Israel ended its brief suspension of relations with Pat Robertson after the controversial religious broadcaster apologized for suggesting that Israeli prime minister Ariel Sharon’s stroke was divine retribution for Israel’s withdrawing from the Gaza Strip.
Robertson has been heading an evangelical group planning to raise $50 million for a Christian park by the Sea of Galilee on land provided by the Israeli government. Israel said it would not deal with Robertson after he made the remarks—widely assailed by U.S. evangelical leaders—about Sharon on his 700 Club program.
The broadcaster later sent a letter to Sharon’s son Omri apologizing for the comments, which he called “insensitive.” After hearing of Robertson’s apology, Israeli’s tourism ministry reversed itself.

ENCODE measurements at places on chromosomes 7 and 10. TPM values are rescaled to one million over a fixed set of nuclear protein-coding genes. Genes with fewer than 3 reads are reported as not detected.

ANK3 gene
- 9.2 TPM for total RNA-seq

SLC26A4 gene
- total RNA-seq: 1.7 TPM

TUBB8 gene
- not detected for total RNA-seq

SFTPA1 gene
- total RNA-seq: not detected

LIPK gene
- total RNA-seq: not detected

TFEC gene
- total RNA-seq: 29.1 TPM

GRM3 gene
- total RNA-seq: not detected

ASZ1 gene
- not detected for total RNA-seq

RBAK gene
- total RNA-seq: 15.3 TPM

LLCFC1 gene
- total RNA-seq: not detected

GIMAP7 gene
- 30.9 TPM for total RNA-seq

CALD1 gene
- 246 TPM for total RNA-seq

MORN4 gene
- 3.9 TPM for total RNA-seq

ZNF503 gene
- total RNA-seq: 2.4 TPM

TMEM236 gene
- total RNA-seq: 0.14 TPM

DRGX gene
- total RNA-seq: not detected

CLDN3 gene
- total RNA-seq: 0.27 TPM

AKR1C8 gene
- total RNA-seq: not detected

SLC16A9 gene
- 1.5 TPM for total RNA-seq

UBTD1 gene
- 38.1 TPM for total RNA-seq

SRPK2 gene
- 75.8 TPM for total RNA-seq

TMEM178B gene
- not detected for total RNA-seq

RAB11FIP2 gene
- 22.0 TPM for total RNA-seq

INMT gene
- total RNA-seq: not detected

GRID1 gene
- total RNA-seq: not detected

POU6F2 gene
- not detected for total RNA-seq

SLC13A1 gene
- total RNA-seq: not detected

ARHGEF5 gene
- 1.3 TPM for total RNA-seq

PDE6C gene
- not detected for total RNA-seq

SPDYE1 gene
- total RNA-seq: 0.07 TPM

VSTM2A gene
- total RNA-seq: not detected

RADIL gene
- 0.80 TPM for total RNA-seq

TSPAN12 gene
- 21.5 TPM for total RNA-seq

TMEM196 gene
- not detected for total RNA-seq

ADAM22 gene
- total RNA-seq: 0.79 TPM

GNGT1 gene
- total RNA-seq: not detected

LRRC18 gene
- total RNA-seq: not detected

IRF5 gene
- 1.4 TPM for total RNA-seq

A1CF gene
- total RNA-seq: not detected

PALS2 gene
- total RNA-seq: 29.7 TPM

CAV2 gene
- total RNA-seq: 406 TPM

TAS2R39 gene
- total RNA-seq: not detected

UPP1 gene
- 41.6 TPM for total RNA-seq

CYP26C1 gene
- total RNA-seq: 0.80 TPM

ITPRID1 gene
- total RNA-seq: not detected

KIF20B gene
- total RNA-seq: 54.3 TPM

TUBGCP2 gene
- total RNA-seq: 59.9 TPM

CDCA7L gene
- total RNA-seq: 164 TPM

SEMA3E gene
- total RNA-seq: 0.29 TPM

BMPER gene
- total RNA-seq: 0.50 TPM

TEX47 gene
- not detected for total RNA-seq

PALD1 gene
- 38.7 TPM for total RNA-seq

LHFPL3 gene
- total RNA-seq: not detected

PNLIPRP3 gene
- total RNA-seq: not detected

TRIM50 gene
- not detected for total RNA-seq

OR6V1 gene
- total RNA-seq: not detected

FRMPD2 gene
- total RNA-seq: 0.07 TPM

A. M. Stroud III, a former prosecutor in Louisiana, expresses regret for the role he played in sending Glenn Ford to death row in 1984. “I was 33 years old. I was arrogant, judgmental, narcissistic and very full of myself. I was not as interested in justice as I was in winning.” Stroud says he presented dubious evidence from a forensic pathologist, precluded black jurors from the trial (Ford, since exonerated, is black), and ignored the fact that the appointed defense attorney had never before tried a criminal or capital case. “I . . . hope that providence will have more mercy for me than I showed Glenn Ford,” Stroud said in a letter to the editor of the Times of Shreveport. “But, I’m also sobered by the realization that I certainly am not deserving of it” (ABA Journal, March 25).